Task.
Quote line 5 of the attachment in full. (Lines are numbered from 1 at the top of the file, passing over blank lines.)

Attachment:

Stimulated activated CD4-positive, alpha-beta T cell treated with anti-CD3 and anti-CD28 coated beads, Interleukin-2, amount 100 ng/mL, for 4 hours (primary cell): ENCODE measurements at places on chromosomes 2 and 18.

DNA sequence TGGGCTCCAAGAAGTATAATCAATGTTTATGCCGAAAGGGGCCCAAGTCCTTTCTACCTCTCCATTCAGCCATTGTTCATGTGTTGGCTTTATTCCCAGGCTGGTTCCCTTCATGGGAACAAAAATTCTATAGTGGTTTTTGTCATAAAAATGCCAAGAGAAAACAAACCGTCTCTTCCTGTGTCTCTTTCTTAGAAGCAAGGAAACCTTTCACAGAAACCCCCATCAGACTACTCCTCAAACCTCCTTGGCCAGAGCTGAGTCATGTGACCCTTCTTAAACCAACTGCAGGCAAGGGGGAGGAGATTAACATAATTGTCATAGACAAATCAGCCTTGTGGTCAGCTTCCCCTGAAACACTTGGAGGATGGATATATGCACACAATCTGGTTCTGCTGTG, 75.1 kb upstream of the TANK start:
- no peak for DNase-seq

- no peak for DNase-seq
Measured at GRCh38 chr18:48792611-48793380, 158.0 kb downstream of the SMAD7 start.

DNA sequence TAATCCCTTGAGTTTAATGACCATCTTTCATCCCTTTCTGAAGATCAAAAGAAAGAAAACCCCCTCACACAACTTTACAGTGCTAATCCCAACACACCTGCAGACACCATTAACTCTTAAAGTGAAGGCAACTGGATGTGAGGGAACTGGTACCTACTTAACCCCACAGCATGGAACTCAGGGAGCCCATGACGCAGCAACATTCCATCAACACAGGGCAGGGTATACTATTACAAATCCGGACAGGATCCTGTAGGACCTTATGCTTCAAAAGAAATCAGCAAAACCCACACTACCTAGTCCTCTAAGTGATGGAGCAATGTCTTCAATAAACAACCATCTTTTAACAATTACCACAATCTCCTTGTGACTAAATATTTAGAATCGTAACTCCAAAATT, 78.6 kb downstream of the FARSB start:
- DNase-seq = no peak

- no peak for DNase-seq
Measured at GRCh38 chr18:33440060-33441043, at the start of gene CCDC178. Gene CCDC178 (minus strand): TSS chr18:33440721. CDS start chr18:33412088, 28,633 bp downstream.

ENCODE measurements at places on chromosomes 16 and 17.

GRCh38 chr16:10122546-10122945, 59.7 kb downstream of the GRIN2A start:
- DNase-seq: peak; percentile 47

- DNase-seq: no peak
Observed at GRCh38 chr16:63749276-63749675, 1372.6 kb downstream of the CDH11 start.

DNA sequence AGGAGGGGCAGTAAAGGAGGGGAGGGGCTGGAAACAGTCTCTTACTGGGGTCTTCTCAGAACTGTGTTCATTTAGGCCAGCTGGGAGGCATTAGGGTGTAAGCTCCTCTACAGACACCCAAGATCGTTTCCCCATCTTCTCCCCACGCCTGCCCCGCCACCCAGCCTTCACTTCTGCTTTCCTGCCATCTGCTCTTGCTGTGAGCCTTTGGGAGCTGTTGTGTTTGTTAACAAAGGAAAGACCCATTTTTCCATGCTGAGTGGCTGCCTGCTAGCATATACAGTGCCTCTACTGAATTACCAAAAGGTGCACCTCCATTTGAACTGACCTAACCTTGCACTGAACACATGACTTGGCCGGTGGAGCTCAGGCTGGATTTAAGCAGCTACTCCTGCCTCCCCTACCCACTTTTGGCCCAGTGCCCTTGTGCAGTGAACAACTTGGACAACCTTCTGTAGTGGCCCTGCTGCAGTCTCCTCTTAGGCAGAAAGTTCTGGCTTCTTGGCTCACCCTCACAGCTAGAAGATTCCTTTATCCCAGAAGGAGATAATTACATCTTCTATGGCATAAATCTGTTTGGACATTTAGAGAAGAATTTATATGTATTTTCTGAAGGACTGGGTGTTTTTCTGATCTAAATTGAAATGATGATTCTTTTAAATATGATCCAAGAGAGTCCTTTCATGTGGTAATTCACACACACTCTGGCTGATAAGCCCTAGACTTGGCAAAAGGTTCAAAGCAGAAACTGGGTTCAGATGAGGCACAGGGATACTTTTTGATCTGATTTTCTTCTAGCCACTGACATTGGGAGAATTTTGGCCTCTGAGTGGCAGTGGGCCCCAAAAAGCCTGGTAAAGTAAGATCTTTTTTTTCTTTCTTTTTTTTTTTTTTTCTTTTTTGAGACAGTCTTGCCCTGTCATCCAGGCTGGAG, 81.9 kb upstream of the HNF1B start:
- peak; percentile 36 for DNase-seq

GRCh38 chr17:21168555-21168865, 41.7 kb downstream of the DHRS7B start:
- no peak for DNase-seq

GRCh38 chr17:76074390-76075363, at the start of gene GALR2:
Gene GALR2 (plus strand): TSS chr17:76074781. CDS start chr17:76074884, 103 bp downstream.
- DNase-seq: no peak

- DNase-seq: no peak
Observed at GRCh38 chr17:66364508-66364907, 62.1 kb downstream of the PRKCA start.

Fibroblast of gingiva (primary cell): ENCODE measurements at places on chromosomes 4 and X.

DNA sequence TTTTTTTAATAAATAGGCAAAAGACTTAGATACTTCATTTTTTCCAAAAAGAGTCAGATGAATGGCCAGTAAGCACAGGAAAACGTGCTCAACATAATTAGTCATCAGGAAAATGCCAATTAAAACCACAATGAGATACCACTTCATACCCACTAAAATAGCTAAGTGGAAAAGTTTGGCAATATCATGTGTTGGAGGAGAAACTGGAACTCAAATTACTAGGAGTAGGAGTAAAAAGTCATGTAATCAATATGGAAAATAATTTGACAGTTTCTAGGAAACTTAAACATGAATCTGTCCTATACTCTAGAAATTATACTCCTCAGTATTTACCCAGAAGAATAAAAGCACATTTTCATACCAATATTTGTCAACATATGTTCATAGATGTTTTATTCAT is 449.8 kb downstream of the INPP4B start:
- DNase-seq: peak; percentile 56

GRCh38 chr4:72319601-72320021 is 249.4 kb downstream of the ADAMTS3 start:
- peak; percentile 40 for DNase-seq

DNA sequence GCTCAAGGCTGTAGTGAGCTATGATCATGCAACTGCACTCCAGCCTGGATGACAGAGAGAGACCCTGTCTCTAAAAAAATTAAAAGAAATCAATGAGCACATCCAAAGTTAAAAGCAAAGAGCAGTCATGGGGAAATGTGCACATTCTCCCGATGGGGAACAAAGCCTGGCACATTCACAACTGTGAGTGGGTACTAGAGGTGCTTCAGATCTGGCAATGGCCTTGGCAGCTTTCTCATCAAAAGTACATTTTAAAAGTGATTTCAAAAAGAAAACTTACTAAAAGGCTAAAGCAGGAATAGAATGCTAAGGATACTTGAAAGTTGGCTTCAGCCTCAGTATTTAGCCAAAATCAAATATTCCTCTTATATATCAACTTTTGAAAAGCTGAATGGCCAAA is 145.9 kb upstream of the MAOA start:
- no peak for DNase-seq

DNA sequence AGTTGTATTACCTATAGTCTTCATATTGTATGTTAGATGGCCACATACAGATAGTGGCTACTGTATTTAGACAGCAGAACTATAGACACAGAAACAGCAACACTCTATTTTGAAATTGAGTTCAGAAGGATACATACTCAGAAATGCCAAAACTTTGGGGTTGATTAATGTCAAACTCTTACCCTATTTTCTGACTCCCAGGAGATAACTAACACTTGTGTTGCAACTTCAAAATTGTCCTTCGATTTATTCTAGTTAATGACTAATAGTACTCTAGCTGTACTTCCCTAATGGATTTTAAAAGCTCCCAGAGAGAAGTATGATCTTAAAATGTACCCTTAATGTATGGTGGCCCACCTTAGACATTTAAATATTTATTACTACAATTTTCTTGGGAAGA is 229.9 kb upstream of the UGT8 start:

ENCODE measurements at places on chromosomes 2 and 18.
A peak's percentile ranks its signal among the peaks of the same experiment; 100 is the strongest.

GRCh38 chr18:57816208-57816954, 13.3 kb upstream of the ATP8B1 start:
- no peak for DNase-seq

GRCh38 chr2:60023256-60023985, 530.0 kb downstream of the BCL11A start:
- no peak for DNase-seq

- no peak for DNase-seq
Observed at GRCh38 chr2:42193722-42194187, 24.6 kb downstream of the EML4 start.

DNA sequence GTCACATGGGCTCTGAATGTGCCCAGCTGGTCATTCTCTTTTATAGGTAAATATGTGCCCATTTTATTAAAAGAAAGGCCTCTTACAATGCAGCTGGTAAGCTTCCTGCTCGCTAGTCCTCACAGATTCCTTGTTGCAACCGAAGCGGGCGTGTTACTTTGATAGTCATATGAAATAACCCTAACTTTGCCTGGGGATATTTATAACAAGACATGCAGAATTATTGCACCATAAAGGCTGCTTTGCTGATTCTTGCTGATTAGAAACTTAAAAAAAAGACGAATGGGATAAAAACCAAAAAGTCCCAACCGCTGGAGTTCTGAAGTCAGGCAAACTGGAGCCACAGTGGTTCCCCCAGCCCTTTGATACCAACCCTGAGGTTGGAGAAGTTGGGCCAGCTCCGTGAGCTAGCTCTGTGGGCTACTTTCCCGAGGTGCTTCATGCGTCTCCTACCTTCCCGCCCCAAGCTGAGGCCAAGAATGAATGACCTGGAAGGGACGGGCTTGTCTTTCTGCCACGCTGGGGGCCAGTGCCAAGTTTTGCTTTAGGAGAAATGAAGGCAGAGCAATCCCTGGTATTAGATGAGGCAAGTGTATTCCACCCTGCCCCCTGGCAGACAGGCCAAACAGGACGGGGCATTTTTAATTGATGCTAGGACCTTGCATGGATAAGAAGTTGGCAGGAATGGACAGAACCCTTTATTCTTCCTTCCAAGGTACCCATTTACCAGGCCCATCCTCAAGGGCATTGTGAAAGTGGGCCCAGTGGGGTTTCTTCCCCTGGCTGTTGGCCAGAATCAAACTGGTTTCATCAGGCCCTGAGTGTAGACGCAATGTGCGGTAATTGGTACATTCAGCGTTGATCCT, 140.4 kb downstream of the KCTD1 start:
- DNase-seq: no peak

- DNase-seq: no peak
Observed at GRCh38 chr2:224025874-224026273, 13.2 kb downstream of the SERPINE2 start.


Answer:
Measured at GRCh38 chr18:48792611-48793380, 158.0 kb downstream of the SMAD7 start.